Monday August 02 2021




Gardening with Hannah Genders

Orchards and community

Posted on March 29 2018 at 11:04:04 0 comments

Apple ID session

Hannah Genders introduces a special project celebrating our county’s fruit-growing.

The wonderful author and lifelong environmentalist Roger Deakin (people may know him from his books Waterlogged and Wildwood) was also a key person in setting up the Common Ground movement in 1982.

Common ground, which is still going strong, is all about connecting people with their local landscape, recognising the local diversity we have in the UK and celebrating it.

For example, here in Worcestershire we are blessed with some of the best growing land in the whole of the country and what it grows particularly well are apples and fruit.

Our local Worcestershire apples include the well-known Worcester Pearmain, a small, red eating apple dating back to 1870, but there are countless others – like Pitmaston Pineapple, which produces only small apples, but they are very sweet, almost honey-flavoured.

The cooking pear Worcester Black is featured on the Worcestershire coat of arms.

As I now live in the Lenches, just north of Evesham, an area with many orchards, each year we have a blossom trail where people cycle or drive round to admire the orchards in full blossom.

But as many of you will know, these precious orchards are falling into disrepair, becoming overgrown and neglected so they don’t produce as well as they should, and for those that do produce the problem is finding enough labour to pick and use the fruit.

This is where the whole idea of “community orchards” comes into play. Many of these orchards up and down the country are being taken over by groups of people (volunteers) who recognise their significance to our local history and their value in producing food and are doing something about it.

One thriving group I met up with recently is Colwall Community Orchards, on the west side of the Malverns.

The group, headed up for the most part by Tim Dixon, bought the orchards in 2011, at which point it was just a field – but according to research it had previously been an orchard, known as Gas Orchard.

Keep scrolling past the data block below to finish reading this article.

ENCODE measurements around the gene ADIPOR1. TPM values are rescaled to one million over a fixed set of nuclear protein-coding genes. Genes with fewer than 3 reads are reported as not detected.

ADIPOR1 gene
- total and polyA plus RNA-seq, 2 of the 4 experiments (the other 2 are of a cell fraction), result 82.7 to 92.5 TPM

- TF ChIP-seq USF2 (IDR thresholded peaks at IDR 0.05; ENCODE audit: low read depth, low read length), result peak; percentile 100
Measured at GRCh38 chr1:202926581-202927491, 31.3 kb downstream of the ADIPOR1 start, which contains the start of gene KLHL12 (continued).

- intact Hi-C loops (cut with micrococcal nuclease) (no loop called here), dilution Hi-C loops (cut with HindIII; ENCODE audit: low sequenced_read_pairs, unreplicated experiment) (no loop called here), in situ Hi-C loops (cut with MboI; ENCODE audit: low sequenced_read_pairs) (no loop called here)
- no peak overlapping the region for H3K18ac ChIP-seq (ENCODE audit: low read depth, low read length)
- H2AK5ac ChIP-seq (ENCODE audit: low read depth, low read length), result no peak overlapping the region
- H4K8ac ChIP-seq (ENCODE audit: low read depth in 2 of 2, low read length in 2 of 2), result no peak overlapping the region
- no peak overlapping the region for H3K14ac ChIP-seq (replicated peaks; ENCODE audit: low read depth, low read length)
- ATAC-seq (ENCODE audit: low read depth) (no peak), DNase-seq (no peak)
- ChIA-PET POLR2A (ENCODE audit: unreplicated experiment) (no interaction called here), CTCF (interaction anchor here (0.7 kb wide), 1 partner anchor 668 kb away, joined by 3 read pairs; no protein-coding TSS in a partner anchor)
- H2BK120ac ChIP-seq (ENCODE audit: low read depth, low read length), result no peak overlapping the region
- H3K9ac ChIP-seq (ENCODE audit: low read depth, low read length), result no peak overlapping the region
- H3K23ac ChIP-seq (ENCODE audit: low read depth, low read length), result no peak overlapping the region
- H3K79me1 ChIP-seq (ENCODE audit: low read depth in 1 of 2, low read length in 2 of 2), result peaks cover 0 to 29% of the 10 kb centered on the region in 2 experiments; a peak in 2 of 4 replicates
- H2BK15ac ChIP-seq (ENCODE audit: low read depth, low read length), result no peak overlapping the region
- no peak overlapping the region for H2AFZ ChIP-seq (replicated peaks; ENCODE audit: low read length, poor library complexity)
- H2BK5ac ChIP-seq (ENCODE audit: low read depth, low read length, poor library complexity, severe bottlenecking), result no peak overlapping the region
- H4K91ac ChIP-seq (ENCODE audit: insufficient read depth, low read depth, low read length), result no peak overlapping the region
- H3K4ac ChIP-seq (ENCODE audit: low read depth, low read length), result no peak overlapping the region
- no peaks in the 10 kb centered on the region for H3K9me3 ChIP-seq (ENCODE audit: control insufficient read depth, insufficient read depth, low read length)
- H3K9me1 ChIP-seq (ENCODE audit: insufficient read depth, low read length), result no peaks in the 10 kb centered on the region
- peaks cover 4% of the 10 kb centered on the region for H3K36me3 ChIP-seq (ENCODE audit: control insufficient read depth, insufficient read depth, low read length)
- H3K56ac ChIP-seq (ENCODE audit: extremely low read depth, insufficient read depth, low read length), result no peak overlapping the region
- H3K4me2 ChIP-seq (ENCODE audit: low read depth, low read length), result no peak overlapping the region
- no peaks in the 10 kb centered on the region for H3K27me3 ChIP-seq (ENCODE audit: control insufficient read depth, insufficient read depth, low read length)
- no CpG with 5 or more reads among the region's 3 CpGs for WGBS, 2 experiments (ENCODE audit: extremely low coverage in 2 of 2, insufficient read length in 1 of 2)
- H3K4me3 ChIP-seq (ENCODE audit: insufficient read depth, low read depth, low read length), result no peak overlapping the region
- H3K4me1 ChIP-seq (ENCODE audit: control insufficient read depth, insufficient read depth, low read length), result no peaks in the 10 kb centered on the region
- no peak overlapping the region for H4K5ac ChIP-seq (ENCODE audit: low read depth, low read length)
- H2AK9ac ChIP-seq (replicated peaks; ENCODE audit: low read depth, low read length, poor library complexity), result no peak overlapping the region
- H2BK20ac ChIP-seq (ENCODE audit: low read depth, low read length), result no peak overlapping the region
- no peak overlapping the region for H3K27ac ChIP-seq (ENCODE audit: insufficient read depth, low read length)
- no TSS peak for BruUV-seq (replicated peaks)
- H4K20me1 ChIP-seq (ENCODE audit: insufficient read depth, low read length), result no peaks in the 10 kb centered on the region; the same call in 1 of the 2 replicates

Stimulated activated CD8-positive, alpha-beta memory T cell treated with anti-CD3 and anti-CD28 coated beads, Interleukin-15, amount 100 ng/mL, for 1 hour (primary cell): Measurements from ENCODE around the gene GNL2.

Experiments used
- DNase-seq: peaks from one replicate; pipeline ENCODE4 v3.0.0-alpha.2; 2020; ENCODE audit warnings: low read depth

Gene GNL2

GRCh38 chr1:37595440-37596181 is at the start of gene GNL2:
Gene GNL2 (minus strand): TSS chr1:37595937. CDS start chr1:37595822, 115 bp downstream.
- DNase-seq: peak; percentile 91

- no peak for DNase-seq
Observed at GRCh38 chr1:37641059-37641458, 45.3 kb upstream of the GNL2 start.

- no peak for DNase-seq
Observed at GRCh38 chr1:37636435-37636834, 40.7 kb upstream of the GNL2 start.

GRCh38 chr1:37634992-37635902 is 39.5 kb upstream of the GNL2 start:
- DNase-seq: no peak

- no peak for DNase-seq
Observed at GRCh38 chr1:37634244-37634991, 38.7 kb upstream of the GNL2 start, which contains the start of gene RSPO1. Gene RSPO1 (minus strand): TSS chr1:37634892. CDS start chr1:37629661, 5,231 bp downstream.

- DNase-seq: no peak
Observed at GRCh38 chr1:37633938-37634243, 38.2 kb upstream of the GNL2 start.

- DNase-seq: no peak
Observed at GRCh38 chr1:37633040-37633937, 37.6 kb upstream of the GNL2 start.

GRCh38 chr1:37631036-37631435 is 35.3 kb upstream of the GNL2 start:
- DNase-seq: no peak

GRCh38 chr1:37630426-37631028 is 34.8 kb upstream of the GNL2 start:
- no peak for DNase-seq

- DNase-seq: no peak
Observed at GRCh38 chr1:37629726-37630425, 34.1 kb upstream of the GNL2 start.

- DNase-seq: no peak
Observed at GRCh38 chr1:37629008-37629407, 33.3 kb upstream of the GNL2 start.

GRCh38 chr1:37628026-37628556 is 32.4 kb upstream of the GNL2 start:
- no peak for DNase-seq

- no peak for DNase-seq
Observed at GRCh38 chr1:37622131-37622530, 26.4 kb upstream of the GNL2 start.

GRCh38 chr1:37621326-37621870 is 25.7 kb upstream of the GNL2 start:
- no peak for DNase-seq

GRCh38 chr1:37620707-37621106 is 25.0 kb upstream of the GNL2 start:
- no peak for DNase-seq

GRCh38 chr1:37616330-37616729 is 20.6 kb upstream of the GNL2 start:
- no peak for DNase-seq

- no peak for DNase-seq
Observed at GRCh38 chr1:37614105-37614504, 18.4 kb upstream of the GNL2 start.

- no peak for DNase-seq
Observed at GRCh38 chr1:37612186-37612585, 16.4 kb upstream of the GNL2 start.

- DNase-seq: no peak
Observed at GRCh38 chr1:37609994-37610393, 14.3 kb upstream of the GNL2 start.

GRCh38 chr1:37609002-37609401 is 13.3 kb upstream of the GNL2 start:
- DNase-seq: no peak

There was a thriving fruit-producing business there and an apple shed which went out of business in 1961 – about the time that landowners were being paid to grub up these orchards and the mass imports of apples were starting.

It is thought the orchard was originally planted in 1900.

So, from a bare field, the group have come together and to date planted 244 trees, all varieties from the local counties of Worcestershire, Herefordshire and Gloucestershire. They have also planted 47 fruit trees in the hedges around the site.

The orchards surround a sunny open area which has been developed for allotments, so members from the village can come together and grow their own food.

The allotments are all part of the community project, and the orchard project bought the land which is about seven acres, so the site is secure.

There are around 60 allotments altogether, although many of them are not the full allotment size that you would find on a council allotment site – and this seems to me an excellent idea, as many of the full-sized sites are way too big for people to manage.

There is a strong emphasis on it being a fun site, with lots of social events and community events as well as teaching sessions in their newly-refurbished apple shed which they managed to get a grant to restore.

There seems to be so much going on here and it ticks so many boxes: producing local, sustainable food, addressing the issues of loneliness in our society, getting fit and being outdoors. What’s not to love?

This wonderful group of people, along with other community groups who are growing food, providing local green energy, rural eco-housing, and live music, will be part of my Eco, Green and Growing feature at the Malvern Spring Festival this year.

The show runs from May 10–13. There will be opportunities to hear the story of this orchard and all their plans for the future, along with many others, so come and be inspired and say hello.

As I started by telling you about Roger Deakin, I wanted to finish with an interesting story.

The person who got him into loving wildlife was a science teacher, who asked Roger and his friend to measure how deep a great diving beetle could dive down in their school pond.

A simple task, but one that got him hooked and helped him fall in love with the natural world. It reminds me of how important it is to help our children and grandchildren engage with nature.

For more information on the orchard, visit

For more information about the Malvern Show see (please be aware that ticket prices vary on different days).

What Villagers have been saying about this story . . . most recent comments first


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